Coronary artery disease and the contours of pharmaceuticalization
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CitationPollock, Anne, and David S. Jones. 2015. “Coronary Artery Disease and the Contours of Pharmaceuticalization.” Social Science & Medicine 131 (April): 221–227. doi:10.1016/j.socscimed.2014.06.035.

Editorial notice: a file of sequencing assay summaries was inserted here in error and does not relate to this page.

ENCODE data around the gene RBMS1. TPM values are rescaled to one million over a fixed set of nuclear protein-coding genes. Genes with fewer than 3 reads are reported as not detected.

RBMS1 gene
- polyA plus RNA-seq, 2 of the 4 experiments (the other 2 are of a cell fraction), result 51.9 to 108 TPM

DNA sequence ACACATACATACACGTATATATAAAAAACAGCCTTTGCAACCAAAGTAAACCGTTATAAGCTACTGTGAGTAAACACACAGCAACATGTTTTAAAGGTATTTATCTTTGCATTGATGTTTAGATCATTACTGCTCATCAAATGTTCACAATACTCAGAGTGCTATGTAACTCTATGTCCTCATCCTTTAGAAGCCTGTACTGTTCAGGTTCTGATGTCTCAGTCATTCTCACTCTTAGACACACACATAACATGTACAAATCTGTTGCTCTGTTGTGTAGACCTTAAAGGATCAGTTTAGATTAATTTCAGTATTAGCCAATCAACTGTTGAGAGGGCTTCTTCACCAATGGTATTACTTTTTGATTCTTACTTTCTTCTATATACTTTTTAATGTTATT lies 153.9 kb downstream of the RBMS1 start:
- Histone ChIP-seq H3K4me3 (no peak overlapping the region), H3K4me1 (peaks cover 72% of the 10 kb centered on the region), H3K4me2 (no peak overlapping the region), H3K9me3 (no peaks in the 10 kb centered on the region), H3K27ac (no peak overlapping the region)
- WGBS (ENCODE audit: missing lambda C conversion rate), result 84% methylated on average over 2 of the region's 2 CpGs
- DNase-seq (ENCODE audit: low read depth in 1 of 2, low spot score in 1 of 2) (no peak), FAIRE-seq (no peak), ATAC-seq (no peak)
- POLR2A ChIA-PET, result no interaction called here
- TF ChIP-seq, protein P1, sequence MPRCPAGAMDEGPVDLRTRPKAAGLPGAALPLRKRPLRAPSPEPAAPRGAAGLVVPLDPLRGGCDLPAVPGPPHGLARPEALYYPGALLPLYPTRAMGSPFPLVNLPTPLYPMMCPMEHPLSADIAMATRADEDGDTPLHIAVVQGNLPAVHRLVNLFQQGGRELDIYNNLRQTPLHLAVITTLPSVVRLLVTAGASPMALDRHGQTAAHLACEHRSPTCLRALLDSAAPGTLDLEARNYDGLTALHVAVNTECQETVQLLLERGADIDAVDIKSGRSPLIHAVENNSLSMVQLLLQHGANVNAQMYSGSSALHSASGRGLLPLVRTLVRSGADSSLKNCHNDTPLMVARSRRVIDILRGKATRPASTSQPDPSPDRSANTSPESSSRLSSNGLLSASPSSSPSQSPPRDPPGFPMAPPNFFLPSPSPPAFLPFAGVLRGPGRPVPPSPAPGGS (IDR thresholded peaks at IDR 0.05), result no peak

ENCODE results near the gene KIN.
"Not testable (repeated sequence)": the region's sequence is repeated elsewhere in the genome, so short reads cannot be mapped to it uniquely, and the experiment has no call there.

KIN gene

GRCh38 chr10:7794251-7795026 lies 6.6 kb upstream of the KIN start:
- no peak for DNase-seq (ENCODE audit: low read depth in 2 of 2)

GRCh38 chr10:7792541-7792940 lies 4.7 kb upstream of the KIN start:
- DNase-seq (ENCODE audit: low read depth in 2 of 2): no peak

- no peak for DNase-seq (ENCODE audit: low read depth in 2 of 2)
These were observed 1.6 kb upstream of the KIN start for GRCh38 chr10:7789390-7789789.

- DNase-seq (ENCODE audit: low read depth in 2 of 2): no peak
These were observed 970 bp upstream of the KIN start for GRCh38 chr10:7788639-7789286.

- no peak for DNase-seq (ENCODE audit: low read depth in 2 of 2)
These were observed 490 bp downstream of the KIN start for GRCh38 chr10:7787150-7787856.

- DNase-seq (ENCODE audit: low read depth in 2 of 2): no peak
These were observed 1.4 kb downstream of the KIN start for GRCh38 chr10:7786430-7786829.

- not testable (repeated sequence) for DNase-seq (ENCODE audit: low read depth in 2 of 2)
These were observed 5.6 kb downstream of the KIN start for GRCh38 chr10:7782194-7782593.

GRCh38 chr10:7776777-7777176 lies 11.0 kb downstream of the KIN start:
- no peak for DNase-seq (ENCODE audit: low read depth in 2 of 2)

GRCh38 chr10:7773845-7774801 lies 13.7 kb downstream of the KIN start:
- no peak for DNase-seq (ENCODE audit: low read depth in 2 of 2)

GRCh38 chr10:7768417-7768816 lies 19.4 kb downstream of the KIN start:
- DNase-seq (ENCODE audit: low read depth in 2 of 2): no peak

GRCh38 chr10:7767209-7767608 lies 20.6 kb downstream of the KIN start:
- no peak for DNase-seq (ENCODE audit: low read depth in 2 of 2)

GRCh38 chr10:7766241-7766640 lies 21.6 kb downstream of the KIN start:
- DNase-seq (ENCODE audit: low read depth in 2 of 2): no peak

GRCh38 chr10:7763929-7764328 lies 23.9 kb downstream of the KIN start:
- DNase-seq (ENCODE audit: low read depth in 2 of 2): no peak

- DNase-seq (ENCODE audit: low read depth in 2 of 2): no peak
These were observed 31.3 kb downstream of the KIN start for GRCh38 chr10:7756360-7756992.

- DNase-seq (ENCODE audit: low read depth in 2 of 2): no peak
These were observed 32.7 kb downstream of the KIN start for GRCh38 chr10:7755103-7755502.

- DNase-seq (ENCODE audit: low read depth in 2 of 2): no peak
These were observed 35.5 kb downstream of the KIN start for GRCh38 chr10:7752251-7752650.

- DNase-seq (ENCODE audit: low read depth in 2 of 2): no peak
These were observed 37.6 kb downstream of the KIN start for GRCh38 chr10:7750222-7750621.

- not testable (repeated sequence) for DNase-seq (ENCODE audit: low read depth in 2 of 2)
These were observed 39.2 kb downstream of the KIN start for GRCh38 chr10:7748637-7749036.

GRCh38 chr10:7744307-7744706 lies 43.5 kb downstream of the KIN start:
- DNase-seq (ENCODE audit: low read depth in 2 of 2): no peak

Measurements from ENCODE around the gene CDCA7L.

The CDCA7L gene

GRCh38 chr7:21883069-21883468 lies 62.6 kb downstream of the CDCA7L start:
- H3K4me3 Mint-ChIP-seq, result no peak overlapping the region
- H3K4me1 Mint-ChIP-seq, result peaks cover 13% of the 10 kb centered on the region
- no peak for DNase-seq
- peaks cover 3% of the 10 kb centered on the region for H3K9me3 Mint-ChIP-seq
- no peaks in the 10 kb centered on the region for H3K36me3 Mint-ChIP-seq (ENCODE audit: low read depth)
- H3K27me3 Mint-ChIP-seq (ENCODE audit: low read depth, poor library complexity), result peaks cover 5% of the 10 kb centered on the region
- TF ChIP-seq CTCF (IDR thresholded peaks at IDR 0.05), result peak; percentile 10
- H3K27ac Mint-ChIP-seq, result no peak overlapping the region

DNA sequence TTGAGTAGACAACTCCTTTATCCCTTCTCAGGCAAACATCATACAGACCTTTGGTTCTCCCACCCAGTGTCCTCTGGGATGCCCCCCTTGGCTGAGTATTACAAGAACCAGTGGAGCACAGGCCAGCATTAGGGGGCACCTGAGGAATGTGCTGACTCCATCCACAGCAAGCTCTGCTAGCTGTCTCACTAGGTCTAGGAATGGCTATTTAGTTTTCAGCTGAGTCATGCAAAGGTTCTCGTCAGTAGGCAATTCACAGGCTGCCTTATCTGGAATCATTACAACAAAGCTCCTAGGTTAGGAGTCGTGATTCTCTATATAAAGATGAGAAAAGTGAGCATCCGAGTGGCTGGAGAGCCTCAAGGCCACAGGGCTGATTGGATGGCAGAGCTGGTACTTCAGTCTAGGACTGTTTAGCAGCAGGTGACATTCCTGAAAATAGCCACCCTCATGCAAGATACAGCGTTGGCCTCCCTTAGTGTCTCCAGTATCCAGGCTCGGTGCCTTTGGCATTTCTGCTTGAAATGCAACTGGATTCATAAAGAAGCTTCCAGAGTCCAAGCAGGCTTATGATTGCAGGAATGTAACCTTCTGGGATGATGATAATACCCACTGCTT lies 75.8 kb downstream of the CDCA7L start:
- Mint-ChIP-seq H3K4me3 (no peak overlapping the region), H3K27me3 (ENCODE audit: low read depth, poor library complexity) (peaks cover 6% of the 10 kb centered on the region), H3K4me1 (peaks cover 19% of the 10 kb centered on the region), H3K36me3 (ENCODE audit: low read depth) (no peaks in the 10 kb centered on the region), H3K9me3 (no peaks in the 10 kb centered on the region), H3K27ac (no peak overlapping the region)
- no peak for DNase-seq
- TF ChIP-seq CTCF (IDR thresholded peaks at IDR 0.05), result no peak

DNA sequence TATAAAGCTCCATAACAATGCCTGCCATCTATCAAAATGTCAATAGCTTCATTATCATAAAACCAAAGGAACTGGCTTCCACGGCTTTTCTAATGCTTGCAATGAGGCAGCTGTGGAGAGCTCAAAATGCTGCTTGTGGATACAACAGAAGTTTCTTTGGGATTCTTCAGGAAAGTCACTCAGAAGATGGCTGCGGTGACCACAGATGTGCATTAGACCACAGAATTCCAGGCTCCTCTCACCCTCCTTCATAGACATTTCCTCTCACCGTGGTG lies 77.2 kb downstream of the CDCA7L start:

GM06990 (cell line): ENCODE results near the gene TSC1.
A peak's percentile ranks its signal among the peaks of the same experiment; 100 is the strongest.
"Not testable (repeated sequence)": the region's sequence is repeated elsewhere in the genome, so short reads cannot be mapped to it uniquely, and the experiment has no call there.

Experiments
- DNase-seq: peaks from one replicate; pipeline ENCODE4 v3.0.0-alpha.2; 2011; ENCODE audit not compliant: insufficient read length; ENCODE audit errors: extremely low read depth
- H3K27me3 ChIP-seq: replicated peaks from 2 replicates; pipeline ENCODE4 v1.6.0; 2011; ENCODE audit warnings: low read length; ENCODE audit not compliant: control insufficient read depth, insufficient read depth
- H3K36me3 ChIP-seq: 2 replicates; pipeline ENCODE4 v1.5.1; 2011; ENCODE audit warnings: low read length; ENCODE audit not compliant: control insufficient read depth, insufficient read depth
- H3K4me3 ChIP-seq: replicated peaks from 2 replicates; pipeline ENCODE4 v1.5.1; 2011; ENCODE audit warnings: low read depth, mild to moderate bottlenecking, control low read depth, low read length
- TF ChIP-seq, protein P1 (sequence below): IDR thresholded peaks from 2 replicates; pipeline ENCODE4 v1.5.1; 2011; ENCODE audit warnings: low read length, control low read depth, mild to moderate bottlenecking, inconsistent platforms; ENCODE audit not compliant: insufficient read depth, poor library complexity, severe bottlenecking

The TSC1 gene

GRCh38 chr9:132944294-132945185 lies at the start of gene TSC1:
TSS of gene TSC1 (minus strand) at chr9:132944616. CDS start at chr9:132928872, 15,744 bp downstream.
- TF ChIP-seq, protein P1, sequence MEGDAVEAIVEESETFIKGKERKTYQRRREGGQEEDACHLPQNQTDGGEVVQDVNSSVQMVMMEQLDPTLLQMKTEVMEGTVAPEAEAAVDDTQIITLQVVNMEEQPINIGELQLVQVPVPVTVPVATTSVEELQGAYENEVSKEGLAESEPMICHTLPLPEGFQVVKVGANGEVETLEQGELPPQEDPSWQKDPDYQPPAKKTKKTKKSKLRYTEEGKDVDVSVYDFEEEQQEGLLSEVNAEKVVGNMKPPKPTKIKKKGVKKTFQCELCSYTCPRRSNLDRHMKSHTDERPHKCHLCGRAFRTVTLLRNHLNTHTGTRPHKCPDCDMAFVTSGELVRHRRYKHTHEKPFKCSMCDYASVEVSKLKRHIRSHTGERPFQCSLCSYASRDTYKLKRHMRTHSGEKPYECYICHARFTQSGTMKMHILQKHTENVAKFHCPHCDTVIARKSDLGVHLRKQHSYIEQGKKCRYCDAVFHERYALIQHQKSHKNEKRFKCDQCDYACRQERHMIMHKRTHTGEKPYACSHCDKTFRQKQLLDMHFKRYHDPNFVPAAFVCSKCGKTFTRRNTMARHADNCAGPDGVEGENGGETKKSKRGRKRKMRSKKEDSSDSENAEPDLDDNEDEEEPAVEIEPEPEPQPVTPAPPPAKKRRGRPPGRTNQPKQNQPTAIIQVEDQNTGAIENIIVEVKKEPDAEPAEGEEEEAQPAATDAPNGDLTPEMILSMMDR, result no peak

AbstractCoronary artery disease (CAD) has dominated mortality for most of the past century, not just in Europe and North America but worldwide. Treatments for CAD, both pharmaceutical and surgical, have become leading sectors of the healthcare economy. This paper focuses on the therapeutic landscape for CAD in the United States. We hope to add texture to the broader conversation of pharmaceuticalization explored in this issue by situating pharmaceutical therapies as just one element in the broader therapeutic terrain, alongside cardiac surgery and interventional cardiology. Patients with CAD must navigate a therapeutic landscape with three intersecting paths: lifestyle change, pharmaceuticals, and surgery. While pharmaceuticals are often seen as a quick fix, a way of avoiding more difficult lifestyle changes, it is surgery and angioplasty that promise patients the quickest fix of all. There also is another option, often overlooked by analysts but popular among physicians and patients: inaction. The U.S. context is often critiqued as a site of excessive treatment with respect to both drugs and procedures, and yet there is deep stratification within it – over-treatment in many populations and under-treatment in others. People who experience the serious risks of CAD do so in a racialized terrain of durable preoccupations with difference and unequal access to care. While the pharmaceuticalization literature disproportionately attends to lifestyle drugs, which some observers consider to be medically inappropriate or unnecessary, CAD does remain the leading cause of death. Thus, the stakes are high. Examination of the pharmaceuticalization of CAD in light of surgical treatments and racial disparities offers a window into the pervasiveness and persuasiveness of pharmaceuticals in an increasingly consumer-driven medicine, as well as the limits of their appeal and their reach.
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